Risk-Rating and Networked Authority: A Climate Leviathan in Formation?


Savannah Cox (@savannahpcox) is Assistant Professor in Human Geography at Loughborough University.

John Hogan Morris (@JohnhoganMorris) is Assistant Professor in the School of Geography at the University of Nottingham.

Zac J. Taylor (@zacjtaylor) is Assistant Professor in the Department of Management in the Built Environment at Delft University of Technology.


Savannah Cox (@savannahpcox) is Assistant Professor in Human Geography at Loughborough University.

John Hogan Morris (@JohnhoganMorris) is Assistant Professor in the School of Geography at the University of Nottingham.

Zac J. Taylor (@zacjtaylor) is Assistant Professor in the Department of Management in the Built Environment at Delft University of Technology.

This post is part of our ongoing series on climate, economics, and “green capitalism.” Read the rest of the posts here.


The most recent IPCC report confirmed climate policymakers’ worst fears: the world is still well on its way to catastrophic warming. As policymakers and activists continue to debate what must be done to avert the most damning effects of climate change, they face other, equally daunting questions: who or what has the authority to act collectively in the name of climate change? How will that allocation of authority impact who wins and who loses?

As the seas rise and wildfires rage, political theorists Geoff Mann and Joel Wainwright anticipate that many of these questions will be answered by what they call a “climate leviathan:” a liberal nation state or multi-state entity that will “declare an emergency and decide who may emit carbon and who cannot.” The authors point to the United Nations Framework Convention on Climate Change as the “first institutional manifestation” of the leviathan. We, however, envision climate authority in less herculean, and state-centric, terms: specifically, as emergent from the practices of physically dispersed public and private actors in the shared, networked, and ultimately banal business of risk assessment.

Networked Climate Authority

While seemingly removed from questions of sovereignty, the risk-rating practices of financial institutions have long shaped states and their behaviors—and have arguably gained significant power in recent decades as states and public regulators have opened up financial markets in their quest for capital. Rather than act through purely juridical means, these institutions—be they (re)insurance companies, bond rating agencies, or multilateral development banks—shape societal outcomes by producing risk scores, rates, and premiums that steer capital, and by extension, material investments on the ground. To understand how climate authority emerges from financial institutions, and how these institutions shape climate outcomes, we need to follow the hybrid public-private networks through which their knowledge is produced and instrumentalized.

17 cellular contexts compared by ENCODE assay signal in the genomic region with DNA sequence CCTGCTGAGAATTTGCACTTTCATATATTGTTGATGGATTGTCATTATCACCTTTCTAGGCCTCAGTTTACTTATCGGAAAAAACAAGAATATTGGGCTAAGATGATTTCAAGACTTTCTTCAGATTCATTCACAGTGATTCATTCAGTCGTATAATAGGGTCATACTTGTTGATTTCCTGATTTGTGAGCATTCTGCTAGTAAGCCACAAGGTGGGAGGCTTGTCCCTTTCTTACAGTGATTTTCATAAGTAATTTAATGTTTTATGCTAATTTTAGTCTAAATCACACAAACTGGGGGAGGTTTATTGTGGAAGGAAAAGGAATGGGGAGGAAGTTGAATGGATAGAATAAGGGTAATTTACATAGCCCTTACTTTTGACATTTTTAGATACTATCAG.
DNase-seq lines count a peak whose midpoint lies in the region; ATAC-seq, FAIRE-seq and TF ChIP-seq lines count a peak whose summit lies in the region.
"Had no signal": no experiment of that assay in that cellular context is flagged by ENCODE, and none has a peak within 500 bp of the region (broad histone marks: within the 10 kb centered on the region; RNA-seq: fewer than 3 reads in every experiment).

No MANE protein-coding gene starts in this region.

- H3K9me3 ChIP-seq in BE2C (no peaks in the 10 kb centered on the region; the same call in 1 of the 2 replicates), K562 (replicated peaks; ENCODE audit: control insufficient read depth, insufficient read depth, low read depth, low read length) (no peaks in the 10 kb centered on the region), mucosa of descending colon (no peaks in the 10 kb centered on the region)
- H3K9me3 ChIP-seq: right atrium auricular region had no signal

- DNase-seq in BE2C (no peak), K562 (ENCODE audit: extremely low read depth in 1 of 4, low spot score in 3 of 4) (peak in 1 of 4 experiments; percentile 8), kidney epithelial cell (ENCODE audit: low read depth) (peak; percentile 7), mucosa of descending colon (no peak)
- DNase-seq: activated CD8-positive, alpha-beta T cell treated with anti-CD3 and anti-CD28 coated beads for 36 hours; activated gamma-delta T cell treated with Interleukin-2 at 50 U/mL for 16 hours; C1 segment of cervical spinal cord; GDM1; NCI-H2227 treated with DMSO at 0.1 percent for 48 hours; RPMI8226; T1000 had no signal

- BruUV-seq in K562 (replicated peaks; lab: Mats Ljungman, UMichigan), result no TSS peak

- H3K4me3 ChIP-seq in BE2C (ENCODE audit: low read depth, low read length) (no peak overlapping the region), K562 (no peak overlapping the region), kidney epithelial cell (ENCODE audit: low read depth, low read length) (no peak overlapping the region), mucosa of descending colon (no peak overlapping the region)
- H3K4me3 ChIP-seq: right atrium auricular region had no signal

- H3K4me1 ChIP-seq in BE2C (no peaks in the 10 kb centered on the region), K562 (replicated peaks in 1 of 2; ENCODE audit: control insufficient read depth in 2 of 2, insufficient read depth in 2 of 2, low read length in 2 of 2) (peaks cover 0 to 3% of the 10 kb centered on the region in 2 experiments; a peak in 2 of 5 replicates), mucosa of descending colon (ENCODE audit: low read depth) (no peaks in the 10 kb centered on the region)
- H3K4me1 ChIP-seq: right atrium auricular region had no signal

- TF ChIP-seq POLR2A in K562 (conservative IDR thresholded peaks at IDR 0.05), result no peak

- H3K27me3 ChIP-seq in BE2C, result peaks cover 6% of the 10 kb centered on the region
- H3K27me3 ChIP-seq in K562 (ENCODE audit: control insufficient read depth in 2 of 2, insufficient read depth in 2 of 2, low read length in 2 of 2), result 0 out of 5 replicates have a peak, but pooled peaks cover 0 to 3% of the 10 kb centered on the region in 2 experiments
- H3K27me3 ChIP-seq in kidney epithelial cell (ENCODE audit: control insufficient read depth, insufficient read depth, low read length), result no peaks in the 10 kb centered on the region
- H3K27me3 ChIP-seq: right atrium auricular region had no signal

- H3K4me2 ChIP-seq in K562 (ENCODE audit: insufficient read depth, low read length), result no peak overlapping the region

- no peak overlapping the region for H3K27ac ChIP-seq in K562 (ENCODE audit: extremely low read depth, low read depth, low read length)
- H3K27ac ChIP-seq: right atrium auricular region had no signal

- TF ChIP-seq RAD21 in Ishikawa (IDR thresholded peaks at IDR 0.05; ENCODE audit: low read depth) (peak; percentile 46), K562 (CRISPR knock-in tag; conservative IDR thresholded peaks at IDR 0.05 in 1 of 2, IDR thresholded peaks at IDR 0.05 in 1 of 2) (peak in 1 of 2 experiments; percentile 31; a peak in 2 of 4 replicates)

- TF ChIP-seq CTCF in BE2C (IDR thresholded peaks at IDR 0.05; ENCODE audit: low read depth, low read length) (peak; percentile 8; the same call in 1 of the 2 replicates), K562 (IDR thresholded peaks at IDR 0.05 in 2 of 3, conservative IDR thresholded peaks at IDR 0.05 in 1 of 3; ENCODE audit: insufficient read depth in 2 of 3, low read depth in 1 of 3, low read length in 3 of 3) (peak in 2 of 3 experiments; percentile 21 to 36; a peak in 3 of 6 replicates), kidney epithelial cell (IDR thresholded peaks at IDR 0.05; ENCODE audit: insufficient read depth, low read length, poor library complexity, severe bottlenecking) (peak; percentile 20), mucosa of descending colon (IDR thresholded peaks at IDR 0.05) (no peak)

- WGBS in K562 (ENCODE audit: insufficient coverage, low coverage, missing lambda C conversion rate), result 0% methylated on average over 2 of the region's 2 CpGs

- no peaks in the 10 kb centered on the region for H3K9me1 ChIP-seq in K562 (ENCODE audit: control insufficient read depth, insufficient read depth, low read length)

Credit rating agencies are essential players within the network. Through the graded ratings they issue, agency analysts provide investors with a picture of a (local) state or corporation’s creditworthiness: that is, the likelihood that they will pay back their debt. Like many prominent actors in the global financial system, rating agencies and their respective ratings may seem detached from climate governance. But how these agencies evaluate climate risk in relation to creditworthiness, and how they circulate those evaluations to key nodes within their debt network, stand to have sweeping consequences for climate outcomes. The largest of the three rating agencies is Moody’s, whose investment and analytics arms rate the creditworthiness of state and corporate borrowers and provide economic research and consulting services. But lately, the agency has begun to make inroads on something else: assessing what climate change means for specific borrowers and debt markets writ large. By acquiring risk modelling firms or stitching together and circulating various forms of climate expertise and data sets, Moody’s is accelerating “the business of physical risk” across its vast, and admittedly complex, network.

The Networked Business of Climate Risk. Source: Authors, with support from Ineke Lammers

Authority in Formation: Examples from Moody’s

To understand how and to what effect networked climate authority comes about, we turn to three key nodes in Moody’s’ network: municipal bonds, real estate finance, and banking.